Biomaterial of the Month

Date: October 1 - November 15, 2011

Auxetic Materials that Do the Unexpected - They Expand Transversely When Stretched

Most materials have a positive Poisson's ratio and contract transversely when stretched. However, Pranav Soman and David Fozdar in Shaochen Chen's lab have developed a new class of scaffolds that do the unexpected - they expand transversely when stretched - demonstrating a negative Poisson's ratio. In the figure, a new scaffold design called "re-entrant honeycomb" was microfabricated using a digital micromirror device (Fozdar, et al., 2011). When the ends of this scaffold are pulled, the scaffold expands perpendicularly to the tension. Auxetic scaffolds may have application for engineering blood vessels which demonstrate natural auxetic properties. Vascular tissues are subjected to a circumferential strain during pulsatile blood flow which causes the sub-endothelial fibrous protein layer to thicken, indicating a negative Poisson's behavior (Timmins et al., 2010). Auxetic scaffolds could also be useful for engineering tissues that are subjected to cyclic stretching such as a skin graft or cardiac patch.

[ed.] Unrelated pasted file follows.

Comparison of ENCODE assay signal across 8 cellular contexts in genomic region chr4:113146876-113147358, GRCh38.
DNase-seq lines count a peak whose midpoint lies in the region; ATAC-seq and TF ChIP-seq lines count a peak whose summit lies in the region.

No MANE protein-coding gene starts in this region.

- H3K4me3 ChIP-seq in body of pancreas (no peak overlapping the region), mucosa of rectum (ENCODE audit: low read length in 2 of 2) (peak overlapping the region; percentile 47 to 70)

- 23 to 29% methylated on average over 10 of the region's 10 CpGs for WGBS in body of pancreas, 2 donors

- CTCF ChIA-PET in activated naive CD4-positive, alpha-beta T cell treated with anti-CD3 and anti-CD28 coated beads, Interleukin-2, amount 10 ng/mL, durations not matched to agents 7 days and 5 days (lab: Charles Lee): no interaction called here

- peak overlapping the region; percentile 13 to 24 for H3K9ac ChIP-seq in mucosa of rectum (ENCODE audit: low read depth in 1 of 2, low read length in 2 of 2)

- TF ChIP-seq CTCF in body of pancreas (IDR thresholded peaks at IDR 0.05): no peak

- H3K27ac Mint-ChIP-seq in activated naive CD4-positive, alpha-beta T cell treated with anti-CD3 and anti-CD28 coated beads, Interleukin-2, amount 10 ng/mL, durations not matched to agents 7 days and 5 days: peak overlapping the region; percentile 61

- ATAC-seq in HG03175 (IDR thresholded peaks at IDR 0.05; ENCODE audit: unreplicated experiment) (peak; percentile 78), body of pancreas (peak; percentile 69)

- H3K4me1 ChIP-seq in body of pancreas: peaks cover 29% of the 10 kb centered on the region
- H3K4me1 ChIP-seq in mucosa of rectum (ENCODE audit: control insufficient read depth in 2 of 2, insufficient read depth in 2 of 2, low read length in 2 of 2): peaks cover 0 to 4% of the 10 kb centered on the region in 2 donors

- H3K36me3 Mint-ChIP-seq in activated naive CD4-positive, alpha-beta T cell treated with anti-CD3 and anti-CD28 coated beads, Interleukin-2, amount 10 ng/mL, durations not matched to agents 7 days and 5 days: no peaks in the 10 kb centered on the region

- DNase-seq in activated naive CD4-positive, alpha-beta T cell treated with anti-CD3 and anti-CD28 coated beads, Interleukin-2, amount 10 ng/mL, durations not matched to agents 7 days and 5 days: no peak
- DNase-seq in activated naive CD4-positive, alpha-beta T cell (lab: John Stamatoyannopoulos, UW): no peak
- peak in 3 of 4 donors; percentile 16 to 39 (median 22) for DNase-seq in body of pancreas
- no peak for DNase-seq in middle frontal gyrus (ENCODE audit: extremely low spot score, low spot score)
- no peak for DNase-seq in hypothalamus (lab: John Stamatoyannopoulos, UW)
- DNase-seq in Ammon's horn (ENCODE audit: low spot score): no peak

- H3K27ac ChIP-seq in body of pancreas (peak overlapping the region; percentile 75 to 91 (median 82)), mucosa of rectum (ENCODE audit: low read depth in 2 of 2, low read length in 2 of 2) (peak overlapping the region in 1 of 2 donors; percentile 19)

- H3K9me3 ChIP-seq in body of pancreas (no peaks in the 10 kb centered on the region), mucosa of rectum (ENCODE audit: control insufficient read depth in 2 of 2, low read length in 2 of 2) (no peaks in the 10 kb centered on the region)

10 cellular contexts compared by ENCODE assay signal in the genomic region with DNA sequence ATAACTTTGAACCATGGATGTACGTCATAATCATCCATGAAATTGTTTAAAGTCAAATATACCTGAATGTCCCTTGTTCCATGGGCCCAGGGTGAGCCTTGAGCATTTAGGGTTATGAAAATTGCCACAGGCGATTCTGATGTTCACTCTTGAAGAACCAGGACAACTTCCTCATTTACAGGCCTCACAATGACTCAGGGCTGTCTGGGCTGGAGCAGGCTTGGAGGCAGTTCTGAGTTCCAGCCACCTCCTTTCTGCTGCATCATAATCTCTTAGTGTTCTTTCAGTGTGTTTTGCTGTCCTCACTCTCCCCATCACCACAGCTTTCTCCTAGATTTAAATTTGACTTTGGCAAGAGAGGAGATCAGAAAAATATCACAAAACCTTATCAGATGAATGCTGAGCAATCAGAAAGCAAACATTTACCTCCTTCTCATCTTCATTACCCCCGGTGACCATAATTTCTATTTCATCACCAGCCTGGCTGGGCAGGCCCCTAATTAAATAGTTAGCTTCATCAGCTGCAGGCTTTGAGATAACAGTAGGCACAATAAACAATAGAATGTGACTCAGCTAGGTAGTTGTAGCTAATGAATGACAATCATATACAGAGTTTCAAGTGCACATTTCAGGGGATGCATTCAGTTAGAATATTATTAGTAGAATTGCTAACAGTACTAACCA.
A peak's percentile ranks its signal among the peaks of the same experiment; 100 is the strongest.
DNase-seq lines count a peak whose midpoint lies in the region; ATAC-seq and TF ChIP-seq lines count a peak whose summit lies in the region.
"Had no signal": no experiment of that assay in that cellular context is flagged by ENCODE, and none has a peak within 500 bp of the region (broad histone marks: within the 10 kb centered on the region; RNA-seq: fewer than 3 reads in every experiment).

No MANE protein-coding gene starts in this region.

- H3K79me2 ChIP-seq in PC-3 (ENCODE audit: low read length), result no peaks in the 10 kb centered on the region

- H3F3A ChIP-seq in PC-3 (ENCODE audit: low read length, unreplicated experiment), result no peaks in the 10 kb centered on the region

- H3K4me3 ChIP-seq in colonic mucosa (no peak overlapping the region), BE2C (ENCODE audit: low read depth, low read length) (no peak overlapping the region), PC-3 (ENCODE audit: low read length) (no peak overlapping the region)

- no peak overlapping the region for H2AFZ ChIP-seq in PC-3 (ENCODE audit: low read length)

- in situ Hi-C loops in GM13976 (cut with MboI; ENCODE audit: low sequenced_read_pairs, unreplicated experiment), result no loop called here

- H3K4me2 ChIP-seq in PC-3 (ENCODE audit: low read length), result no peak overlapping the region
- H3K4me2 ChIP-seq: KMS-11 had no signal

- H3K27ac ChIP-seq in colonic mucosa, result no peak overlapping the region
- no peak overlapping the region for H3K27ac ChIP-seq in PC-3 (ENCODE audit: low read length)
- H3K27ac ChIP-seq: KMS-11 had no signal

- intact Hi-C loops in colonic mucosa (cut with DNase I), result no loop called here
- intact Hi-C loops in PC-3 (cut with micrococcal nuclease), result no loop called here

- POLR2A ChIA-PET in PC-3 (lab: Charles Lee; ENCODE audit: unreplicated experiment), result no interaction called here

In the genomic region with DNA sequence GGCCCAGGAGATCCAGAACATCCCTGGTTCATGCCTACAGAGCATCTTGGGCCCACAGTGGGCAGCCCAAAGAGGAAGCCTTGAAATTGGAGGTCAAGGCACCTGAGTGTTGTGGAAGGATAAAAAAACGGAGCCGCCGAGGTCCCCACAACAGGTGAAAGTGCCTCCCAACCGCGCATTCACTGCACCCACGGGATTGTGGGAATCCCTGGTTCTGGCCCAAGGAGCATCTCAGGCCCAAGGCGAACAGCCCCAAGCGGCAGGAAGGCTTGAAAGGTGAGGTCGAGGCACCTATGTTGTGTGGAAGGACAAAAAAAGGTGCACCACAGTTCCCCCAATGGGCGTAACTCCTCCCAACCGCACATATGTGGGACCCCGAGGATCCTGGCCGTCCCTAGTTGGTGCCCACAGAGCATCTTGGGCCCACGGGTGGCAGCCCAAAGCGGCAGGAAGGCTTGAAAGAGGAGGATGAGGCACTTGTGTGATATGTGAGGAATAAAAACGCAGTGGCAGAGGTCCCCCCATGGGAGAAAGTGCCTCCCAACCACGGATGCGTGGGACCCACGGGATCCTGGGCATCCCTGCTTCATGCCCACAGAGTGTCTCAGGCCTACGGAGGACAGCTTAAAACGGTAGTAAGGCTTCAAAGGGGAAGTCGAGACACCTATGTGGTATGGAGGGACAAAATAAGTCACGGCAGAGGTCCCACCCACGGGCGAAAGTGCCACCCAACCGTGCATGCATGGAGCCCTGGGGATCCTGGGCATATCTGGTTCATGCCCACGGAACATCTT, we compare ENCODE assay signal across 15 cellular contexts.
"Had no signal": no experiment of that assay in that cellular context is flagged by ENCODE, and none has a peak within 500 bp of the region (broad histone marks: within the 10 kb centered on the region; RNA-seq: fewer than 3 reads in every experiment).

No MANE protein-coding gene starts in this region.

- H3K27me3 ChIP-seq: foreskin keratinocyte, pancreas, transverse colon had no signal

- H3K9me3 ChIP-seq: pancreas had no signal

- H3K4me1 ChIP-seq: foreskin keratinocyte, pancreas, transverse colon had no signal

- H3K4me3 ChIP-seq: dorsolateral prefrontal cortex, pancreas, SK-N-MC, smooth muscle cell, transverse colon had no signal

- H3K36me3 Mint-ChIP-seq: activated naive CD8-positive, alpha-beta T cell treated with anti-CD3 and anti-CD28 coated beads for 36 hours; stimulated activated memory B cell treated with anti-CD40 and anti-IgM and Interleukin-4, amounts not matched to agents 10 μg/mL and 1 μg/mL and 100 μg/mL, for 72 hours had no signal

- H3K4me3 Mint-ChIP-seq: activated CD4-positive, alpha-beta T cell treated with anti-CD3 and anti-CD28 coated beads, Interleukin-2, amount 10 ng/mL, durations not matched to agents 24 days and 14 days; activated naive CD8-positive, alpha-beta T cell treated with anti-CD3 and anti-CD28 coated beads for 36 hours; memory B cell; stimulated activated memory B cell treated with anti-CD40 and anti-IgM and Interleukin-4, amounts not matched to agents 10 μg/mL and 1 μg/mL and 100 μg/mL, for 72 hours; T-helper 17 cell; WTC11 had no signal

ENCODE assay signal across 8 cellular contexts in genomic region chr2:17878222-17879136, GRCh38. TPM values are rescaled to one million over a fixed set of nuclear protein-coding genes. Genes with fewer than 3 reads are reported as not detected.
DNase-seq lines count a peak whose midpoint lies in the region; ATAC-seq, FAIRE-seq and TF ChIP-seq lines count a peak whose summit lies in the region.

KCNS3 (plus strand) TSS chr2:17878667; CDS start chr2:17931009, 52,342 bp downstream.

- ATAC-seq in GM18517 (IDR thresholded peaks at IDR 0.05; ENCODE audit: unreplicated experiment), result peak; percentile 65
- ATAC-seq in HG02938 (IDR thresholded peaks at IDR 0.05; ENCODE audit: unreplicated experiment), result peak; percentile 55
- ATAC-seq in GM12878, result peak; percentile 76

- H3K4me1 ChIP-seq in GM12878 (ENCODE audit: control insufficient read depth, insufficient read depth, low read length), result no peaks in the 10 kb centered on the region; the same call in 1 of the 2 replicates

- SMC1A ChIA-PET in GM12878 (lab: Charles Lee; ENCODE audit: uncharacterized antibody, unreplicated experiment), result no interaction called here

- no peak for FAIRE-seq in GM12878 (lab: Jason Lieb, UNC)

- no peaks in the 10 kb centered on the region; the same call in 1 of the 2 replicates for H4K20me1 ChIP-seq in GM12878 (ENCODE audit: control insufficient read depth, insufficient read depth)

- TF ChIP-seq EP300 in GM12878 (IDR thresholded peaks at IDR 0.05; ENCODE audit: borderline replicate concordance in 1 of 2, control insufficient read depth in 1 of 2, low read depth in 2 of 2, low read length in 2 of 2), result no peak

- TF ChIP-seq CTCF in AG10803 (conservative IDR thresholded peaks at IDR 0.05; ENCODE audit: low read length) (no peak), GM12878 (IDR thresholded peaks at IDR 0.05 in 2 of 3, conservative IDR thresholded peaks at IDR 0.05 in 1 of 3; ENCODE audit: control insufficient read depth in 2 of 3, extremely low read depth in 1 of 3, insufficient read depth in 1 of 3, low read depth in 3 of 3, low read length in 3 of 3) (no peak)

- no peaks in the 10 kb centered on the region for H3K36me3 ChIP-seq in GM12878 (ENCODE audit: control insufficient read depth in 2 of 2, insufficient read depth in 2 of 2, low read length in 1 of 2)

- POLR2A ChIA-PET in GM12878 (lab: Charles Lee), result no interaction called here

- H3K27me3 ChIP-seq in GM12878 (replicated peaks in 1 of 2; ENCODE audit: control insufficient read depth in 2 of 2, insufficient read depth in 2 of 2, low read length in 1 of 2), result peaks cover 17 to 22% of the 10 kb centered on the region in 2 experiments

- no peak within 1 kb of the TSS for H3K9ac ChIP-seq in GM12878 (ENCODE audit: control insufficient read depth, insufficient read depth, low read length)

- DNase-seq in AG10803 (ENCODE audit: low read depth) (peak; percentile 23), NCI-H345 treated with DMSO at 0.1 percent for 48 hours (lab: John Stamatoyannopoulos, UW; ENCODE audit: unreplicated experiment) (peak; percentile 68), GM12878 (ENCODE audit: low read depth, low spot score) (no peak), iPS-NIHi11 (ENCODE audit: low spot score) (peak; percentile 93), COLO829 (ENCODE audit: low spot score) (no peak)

Figure Caption:

The top image shows the auxetic scaffold before stretching and the bottom image shows the scaffold after strain is applied. The scaffold shown was microfabricated from a poly(ethylene glycol) dimethacrylate hydrogel.


  1. Fozdar DY, Soman P, Lee JW, Han L-H, Chen S (2011) Three-dimensional polymer constructs exhibiting a tunable negative Poissonss ratio.Adv Funct Mater,in press.
  2. Timmins LH, Wu QF, Yeh AT, Moore JE, Greenwald SE (2010) Structural inhomogeneity and fiber orientation in the inner arterial media. Am J Physiol Heart Circ Physiol 298,H1537-H1545.

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